It was almost a disaster. For 5 whole days Fossil Hunter Lottie appeared to be lost in the post. But a spot of sleuthing and a few phone calls later, and PHEW! She turned up safe and sound in the University of Leeds post room, ready for her next adventure… spending the day at work with micropalaeontologist Dr Tracy Aze!

Over to Tracy (& Fossil Hunter Lottie) with a post that also has the #girlswithtoys hashtag totally covered…

I recently moved to the University of Leeds to take up a post as a lecturer in Marine Micropalaeontology having previously been working as a Research Fellow in the Oxford University Museum of Natural History. My research is principally focused on a group of tiny, single-celled organisms that live in the oceans called planktonic foraminifera. They have an exceptional fossil record and I use it to investigate how evolution works over long time-scales, what past environments were like and how biodiversity has responded to climate change. One of my current research projects has been to test Cope’s rule (the idea that the body size of ancestor-descendant populations gets bigger over time) and has involved the analysis of over 30,000 individual planktonic foraminifera fossils! A new project is going to be working on cores from the Uruguayan Shelf (from the sea bed just off the coast of Uruguay in South America) to investigate plankton evolution and climatic change in this region.

I took Fossil Hunter Lottie into my lab, to show her what happens after the fieldwork is over and the all-important analysis begins…

Lottie arriving at the Leeds Micropalaeontology Lab, excited to get in and look at some microfossils… she hasn’t looked at such tiny fossils on her travels so far.

Lottie arriving at the Leeds Micropalaeontology Lab, excited to get in and look at some microfossils… she hasn’t looked at such tiny fossils on her travels so far.


Lottie helps out with sample preparation. She is washing some deep-sea sediments with a jet of water over a very fine mesh sieve to make it easier to collect and look at the microfossils.


When the sample had dried Lottie was able to look at the fossils. Because they are so tiny (each one could fit on the head of a pin!!) Lottie needs to use the microscope so she can see all of their different shapes.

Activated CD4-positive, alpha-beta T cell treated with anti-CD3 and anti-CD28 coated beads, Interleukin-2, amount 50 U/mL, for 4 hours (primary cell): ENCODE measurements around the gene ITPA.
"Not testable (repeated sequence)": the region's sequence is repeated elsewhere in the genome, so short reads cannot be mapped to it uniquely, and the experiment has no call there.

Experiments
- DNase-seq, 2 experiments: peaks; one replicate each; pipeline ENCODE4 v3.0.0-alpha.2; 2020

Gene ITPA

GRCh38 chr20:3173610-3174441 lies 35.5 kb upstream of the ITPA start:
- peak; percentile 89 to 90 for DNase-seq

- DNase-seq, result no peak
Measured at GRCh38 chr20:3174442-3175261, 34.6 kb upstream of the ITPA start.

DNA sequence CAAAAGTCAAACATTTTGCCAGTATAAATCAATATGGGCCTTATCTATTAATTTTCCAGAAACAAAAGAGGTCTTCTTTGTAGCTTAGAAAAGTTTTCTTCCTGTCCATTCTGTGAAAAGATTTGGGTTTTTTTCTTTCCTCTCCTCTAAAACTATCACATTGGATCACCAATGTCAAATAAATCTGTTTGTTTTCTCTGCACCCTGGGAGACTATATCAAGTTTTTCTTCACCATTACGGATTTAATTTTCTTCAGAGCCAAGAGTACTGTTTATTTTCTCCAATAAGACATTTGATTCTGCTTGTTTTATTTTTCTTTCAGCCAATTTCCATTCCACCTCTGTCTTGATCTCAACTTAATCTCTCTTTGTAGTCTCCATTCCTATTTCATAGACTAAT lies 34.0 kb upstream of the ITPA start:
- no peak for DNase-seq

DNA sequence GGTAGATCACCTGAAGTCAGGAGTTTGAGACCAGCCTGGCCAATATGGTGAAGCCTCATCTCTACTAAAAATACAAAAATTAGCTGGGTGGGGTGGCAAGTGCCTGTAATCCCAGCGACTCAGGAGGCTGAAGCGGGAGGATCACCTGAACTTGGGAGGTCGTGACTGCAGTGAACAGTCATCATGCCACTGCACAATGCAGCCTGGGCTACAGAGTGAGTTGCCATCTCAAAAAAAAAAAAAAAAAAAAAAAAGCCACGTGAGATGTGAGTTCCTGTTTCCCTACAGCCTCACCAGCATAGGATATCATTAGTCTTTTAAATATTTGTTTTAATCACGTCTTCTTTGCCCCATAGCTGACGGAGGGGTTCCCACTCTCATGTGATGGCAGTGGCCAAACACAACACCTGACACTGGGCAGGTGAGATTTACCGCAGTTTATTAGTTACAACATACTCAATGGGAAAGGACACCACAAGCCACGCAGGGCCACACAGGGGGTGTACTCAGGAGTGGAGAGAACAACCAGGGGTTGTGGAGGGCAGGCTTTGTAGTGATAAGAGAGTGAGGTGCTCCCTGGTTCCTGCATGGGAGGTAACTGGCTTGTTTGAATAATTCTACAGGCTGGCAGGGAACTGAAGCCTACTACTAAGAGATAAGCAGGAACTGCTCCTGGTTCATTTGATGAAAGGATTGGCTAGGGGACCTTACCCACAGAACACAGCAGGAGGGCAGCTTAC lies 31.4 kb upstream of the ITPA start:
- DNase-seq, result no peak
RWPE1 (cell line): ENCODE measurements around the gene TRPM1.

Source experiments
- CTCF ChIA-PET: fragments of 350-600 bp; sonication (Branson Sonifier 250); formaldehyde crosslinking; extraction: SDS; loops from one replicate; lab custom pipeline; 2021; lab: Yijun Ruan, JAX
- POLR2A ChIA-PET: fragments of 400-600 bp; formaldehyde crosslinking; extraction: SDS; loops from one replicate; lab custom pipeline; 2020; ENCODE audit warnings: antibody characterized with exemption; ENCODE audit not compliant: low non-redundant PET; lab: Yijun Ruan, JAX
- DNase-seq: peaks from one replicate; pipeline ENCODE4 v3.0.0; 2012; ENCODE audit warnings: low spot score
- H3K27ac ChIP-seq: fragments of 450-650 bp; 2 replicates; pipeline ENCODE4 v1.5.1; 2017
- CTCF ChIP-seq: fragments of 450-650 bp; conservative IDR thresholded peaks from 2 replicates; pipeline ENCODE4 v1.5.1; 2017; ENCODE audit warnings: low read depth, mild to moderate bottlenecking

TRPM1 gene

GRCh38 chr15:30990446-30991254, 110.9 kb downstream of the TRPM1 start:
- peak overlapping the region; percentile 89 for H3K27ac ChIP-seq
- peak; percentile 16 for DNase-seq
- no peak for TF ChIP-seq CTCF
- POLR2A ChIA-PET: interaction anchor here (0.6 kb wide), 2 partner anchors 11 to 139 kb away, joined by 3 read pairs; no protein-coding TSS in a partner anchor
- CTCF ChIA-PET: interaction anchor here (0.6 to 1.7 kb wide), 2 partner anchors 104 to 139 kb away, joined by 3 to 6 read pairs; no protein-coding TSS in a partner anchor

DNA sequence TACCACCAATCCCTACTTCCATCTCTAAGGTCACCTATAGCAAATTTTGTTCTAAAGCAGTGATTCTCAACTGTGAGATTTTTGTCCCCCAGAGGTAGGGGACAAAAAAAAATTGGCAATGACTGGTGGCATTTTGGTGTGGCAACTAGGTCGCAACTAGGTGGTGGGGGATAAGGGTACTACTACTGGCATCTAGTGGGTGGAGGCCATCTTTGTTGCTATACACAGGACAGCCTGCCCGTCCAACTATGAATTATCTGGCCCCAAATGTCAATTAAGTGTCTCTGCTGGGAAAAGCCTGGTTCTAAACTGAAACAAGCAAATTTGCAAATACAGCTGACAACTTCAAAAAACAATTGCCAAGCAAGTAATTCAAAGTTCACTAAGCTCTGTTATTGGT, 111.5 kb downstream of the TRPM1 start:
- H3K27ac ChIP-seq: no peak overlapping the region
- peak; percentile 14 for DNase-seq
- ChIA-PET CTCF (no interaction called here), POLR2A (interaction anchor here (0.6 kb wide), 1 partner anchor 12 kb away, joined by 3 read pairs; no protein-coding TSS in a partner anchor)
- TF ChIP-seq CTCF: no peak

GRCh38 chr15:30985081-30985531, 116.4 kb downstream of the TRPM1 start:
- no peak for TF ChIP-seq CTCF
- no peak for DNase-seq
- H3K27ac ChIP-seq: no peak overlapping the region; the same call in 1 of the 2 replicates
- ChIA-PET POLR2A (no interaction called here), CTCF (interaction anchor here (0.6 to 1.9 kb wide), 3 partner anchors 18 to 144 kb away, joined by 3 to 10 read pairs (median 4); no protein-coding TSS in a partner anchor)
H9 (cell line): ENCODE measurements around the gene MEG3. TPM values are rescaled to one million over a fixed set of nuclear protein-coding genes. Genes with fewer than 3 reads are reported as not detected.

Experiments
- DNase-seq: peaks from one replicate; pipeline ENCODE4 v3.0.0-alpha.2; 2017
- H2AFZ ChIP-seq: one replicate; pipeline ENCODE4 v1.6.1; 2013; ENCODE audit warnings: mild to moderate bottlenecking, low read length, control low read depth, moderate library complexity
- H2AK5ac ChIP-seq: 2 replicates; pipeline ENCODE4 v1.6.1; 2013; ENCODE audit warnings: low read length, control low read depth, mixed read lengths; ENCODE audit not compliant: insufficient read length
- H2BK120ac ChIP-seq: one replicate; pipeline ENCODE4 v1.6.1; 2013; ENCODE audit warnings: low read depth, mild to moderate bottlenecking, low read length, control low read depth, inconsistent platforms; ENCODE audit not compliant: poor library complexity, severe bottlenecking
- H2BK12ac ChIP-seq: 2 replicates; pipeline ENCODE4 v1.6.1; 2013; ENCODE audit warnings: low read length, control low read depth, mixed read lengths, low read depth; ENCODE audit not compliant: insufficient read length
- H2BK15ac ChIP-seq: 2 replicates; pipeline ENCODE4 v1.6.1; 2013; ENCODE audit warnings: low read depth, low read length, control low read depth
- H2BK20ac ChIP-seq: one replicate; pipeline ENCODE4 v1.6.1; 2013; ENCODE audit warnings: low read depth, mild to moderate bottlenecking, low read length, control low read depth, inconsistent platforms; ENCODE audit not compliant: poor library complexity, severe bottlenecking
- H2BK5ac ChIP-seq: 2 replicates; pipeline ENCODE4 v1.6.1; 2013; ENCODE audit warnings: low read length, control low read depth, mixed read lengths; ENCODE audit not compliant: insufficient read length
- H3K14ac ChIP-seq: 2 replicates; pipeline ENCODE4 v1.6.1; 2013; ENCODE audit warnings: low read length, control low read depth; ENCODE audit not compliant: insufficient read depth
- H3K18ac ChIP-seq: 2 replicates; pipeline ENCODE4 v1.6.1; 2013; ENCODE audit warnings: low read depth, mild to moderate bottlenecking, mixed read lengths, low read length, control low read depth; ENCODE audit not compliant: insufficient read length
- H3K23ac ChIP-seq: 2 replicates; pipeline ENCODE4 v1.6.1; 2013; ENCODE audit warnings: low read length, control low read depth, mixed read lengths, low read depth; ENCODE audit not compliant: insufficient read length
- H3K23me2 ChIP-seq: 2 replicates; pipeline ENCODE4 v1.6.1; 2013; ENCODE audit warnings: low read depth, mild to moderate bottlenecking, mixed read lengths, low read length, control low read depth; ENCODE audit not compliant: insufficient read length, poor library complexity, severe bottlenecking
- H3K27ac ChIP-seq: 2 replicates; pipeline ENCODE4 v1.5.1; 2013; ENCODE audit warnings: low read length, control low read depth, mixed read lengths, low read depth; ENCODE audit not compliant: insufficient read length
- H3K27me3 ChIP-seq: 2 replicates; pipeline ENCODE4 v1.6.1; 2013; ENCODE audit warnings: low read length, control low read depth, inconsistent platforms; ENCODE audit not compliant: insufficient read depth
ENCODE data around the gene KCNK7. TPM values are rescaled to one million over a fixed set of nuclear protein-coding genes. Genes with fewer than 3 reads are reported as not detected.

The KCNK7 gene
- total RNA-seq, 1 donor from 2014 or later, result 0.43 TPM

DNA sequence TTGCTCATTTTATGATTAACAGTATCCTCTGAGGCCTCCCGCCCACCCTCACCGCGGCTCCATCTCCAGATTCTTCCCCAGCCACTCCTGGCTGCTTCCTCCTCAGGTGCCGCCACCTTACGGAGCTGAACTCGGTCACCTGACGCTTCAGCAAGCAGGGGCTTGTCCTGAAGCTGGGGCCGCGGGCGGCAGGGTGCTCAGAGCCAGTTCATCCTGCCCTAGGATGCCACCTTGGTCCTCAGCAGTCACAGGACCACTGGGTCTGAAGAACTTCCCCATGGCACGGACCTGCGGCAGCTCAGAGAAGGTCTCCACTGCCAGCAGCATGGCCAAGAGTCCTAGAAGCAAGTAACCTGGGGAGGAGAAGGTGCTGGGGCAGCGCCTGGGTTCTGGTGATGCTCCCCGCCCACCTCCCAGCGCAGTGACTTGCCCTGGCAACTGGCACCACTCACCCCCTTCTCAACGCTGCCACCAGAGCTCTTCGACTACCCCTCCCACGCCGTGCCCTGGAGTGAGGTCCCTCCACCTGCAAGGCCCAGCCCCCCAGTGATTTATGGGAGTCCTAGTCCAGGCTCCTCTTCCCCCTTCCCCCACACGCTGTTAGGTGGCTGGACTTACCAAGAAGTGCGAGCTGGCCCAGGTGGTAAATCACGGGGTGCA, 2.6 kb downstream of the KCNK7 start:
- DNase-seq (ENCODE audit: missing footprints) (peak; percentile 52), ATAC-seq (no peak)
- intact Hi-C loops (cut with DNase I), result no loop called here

Here I am explaining more about all of the different types of microfossils we can see. I can see them down my Zeiss Axio Zoom V16 microscope — it’s like the Ferrari of microscopes! — and she is watching the live action image on the computer that is coming from the camera mounted on top of the microscope. She was amazed at all the different types there were because without the microscope it just looked like sand to her.


The type of microfossil we are looking at is a group called planktonic foraminifera, and they are tiny, single-celled organisms that live in our modern oceans, but have existed for over 150 million years. There are countless planktonic foraminifera fossils all over the sea floor, so if we collect the ocean sediments and take them back to the lab there are plenty of fossils for us to look at.


Lottie also helped me take measurements from the pictures we took of the planktonic foraminifera fossils, because we were wondering if they got bigger as they evolved. If we look at lots of different fossils from lots of samples of different ages, we can figure this out!


So, properly chuffed with with a day of actual real-life lab work under her belt, Fossil Hunter Lottie is off to her next #realfossilhunter tour stop: Oxford University where she’ll meet Dr Allison Daley and some *extremely* old (and weird) fossil creatures.


Written by Tracy Aze (@Tracy_Aze). Al photos (c) Tracy Aze.

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